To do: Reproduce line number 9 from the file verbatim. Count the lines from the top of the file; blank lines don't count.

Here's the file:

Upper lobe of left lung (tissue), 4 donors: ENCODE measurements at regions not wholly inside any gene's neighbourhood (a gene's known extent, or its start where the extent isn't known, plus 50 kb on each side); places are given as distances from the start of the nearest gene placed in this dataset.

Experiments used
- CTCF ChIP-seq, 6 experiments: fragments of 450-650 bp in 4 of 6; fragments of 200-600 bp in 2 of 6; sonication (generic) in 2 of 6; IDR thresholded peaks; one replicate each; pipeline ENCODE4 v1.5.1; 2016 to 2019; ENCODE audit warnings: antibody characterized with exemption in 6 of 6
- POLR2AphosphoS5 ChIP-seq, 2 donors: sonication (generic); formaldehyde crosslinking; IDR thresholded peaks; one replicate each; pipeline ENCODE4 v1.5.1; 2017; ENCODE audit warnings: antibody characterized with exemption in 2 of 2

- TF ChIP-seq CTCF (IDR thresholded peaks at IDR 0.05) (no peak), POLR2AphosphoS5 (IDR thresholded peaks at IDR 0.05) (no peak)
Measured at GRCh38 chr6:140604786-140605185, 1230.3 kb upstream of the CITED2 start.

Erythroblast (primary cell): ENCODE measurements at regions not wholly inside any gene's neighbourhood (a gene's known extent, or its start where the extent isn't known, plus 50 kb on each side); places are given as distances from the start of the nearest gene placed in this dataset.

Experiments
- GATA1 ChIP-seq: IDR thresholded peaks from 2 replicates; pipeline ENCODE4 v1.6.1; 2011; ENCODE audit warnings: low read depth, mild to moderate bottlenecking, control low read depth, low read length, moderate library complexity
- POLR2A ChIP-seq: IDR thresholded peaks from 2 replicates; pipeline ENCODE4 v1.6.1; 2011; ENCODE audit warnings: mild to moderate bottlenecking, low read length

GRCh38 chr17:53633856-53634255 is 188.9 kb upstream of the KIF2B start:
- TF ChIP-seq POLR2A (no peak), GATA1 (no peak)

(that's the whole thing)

- GATA1 ChIP-seq: IDR thresholded peaks from 2 replicates; pipeline ENCODE4 v1.6.1; 2011; ENCODE audit warnings: low read depth, mild to moderate bottlenecking, control low read depth, low read length, moderate library complexity